Diljit Dosanjh on how being amidst talented musicians while judging Rising Star helped hone his skills despite limited practice
In a noisy ballroom of a city five-star, I wait for an interaction with Diljit Dosanjh. It has been four years since I interviewed the Punjabi singer-actor, who was then making headlines for his lauded single, Proper Patola. Dosanjh was always a phenomenon in the North, but is also a sought-after name in Bollywood today. But success in the most coveted film industry hasn’t robbed him of his humility. The sense of calm that welcomed me then is intact as he greets me with a Sat Sri Akal.
As we settle for a tete-a-tete, it’s hard to not spare a thought to the shift in demeanour Dosanjh had acquired last year. While judging the music reality show, Rising Star, he was overtly peppy and eccentric. Ahead of the onset of the second season of the live show, he doesn’t dismiss the suggestion that the front he put up was significantly at odds with the man he is. “It’s the demand of the platform. It’s like doing a film. I am required to be peppy, failing which, the show would become dull. I’m a quiet person and not great at expressing myself. But I don’t find it [being enthusiastic on the show] difficult, because acting is my job.”
As he promises to showcase “amazing talent” in the second outing, Dosanjh says his stint as judge on part 1 was also a learning experience. “Singing live is not easy. It’s inspiring to see the participants deliver great acts at the first instance. For films, singers get retakes. They [participants] don’t have that option.” Juggling between the roles of singer and actor in both, Bollywood and Punjabi cinema, Dosanjh found himself pulling strings to accommodate his commitments last year. With little time to work on honing his singing skills, his riyaaz sessions took a hit for three months. It was his role as mentor on the show, his debut reality outing, that enabled him to work on his craft. “By being around great musicians, I managed to centre myself as a singer. The better you hear, the better you will sing. In naye kalaakaron ki sur pe pakad dekh kar mujhe bahut help mili,” he says about the gig, which sees Shankar Mahadevan and Monali Thakur as co-judges.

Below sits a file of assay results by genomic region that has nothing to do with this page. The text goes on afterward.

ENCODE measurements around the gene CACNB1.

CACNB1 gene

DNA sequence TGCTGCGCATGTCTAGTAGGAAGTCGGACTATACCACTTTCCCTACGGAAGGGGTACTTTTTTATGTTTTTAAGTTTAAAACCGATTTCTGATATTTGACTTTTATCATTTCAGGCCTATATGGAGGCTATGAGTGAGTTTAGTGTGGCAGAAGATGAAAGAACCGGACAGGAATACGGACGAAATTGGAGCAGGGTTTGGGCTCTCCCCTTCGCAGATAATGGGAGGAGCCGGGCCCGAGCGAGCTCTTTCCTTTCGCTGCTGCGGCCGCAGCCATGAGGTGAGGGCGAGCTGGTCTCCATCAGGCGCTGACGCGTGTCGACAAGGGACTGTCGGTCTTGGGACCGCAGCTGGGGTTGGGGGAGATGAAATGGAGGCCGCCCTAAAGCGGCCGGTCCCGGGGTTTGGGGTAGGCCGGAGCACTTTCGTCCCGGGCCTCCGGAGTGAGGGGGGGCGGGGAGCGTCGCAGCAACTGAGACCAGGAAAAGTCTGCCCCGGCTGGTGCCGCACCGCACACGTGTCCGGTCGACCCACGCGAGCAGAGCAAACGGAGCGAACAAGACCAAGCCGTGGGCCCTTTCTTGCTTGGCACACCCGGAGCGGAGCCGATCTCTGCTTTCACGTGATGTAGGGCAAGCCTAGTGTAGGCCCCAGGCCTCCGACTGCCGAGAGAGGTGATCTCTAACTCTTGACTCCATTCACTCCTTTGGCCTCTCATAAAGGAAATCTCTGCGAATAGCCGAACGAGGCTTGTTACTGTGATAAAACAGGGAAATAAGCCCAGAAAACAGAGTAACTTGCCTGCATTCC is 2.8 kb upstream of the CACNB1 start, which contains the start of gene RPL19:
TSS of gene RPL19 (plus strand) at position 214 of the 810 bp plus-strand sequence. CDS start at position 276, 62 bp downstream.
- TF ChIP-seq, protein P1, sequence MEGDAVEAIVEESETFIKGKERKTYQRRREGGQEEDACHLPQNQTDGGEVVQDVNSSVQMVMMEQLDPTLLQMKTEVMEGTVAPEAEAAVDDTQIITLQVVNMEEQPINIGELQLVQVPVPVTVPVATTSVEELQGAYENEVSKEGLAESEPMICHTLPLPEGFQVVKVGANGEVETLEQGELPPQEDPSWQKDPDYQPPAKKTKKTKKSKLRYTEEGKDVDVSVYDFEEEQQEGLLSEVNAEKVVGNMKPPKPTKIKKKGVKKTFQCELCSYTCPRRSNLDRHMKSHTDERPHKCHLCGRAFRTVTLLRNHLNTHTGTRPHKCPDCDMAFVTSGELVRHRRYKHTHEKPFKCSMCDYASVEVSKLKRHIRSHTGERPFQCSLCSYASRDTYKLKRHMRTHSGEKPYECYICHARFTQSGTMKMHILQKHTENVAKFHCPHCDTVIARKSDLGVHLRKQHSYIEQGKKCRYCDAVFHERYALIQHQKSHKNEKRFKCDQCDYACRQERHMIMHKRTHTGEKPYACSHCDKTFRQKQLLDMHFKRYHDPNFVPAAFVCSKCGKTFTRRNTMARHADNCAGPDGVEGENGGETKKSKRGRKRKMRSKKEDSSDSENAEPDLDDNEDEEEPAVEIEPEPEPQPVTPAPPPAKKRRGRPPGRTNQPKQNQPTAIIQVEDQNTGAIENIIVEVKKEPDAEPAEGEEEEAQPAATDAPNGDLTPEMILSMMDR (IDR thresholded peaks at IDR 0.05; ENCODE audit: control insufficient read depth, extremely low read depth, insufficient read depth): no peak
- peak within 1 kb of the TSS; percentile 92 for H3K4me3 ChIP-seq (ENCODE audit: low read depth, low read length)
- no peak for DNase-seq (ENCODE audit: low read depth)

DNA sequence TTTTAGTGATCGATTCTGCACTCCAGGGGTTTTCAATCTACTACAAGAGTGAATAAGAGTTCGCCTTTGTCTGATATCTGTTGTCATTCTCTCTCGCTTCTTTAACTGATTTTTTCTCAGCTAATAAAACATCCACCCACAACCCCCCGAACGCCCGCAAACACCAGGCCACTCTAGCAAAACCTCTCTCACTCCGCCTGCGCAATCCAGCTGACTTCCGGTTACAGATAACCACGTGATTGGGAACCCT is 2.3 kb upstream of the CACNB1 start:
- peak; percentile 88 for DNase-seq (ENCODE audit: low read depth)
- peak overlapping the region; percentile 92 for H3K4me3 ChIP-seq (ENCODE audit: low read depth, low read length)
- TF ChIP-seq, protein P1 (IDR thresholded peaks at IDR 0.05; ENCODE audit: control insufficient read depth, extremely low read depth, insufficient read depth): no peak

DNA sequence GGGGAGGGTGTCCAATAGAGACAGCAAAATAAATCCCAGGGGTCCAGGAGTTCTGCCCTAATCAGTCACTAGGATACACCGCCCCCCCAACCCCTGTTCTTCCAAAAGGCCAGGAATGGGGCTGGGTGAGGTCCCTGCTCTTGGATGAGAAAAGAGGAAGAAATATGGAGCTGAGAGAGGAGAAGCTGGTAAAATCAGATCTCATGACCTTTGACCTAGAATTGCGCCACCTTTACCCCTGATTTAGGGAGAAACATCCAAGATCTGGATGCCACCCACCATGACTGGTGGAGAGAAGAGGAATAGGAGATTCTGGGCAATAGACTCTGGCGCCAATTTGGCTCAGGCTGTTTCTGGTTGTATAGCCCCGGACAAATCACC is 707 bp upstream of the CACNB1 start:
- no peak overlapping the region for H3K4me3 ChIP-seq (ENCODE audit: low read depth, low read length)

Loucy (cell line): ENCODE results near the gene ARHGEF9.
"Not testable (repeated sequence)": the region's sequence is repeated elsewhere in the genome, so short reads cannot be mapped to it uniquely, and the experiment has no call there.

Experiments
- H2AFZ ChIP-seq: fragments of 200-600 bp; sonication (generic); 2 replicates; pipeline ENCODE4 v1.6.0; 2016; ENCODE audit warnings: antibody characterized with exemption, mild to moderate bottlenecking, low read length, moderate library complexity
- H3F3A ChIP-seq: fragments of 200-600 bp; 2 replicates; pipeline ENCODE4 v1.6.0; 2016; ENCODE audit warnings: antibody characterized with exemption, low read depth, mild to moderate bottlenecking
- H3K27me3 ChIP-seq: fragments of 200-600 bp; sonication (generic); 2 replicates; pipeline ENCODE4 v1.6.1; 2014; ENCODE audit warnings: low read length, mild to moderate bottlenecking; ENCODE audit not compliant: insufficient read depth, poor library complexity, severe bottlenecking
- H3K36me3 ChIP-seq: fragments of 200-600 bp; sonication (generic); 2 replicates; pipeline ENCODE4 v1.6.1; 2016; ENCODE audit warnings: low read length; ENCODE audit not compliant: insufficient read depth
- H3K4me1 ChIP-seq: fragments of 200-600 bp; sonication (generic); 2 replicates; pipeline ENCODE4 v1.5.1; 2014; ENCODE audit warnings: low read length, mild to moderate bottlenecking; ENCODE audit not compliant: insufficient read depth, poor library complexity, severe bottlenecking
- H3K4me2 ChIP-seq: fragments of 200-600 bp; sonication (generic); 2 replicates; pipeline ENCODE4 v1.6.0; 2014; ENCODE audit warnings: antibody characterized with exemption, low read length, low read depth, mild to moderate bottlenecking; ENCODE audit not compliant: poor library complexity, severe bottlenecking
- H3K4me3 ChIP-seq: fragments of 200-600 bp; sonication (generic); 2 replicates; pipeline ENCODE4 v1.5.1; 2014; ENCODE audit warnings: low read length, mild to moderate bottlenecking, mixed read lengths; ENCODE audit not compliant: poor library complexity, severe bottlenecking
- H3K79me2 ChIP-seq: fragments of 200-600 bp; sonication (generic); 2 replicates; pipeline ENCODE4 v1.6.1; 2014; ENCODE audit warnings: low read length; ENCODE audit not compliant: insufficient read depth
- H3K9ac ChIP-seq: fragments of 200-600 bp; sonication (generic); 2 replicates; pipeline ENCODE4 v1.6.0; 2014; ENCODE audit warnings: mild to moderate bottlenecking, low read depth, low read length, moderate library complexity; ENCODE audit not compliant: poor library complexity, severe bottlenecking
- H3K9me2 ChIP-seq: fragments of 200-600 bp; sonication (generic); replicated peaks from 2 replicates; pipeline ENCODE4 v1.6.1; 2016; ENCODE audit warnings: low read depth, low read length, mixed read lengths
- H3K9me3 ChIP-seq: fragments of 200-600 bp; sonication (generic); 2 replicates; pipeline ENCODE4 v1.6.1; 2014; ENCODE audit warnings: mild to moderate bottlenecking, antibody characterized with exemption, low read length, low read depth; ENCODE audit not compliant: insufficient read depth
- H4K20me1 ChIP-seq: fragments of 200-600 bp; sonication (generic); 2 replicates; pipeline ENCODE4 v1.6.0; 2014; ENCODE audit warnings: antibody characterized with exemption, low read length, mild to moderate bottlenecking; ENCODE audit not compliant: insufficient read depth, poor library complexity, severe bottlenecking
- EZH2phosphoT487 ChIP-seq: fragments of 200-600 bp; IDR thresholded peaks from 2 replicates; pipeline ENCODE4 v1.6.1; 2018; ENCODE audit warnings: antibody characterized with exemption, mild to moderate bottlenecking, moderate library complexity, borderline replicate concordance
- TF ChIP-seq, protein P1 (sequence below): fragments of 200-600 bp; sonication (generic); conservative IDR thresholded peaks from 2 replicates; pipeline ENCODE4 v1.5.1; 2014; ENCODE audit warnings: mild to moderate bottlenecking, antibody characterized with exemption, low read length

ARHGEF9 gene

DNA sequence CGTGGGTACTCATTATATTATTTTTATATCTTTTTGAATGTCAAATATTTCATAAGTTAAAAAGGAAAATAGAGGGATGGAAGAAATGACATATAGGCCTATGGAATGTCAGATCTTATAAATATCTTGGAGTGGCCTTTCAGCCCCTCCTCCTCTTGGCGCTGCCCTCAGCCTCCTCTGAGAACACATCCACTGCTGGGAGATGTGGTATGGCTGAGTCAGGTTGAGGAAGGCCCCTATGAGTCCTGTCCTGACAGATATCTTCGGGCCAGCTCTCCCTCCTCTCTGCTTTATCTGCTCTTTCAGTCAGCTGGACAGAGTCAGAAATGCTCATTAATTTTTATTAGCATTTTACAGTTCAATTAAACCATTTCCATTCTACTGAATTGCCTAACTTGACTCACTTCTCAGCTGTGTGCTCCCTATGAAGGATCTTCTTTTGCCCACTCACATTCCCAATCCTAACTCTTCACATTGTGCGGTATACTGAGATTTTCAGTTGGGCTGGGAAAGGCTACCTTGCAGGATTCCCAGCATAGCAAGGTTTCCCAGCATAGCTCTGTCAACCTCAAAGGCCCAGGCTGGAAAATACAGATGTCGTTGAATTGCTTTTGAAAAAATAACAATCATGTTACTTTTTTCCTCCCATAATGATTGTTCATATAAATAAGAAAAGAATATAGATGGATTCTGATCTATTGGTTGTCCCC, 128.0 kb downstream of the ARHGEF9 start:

Last year, Dosanjh was able to sing his way into people’s hearts with Raula from Jab Harry Met Sejal (2017). It was one among a series of songs — Dum Dum from Phillauri, Move Your Lakk from Noor and Sadda Move from Raabta — that fared well on the music charts. Yet, it’s discussion on his track Ishq Di Baziyan from his next, Soorma, which brings a twinkle to his eye. “Gulzar saab has written the song,” he says with childlike enthusiasm. “As a kid, I would enjoy listening to the prologues by Gulzar saab in Jagjit Singh’s ghazals. I would rewind the tape and listen to him repeatedly. He was in the studio when I recorded this number. When I finished, he said, ‘Beta, tumne aaj meri shaam bana di.’ It was a dream come true.”
Dosanjh has at least three Bollywood films in the pipeline. But even with the Hindi ventures mounting, Dosanjh doesn’t intend to pull back on Punjabi projects. “I want to do at least one Punjabi film every year. My next, Sajjan Singh Rangroot, releases on March 23. It’s based on World War I. I am also recording a lot of Punjabi songs. My album releases next month.”
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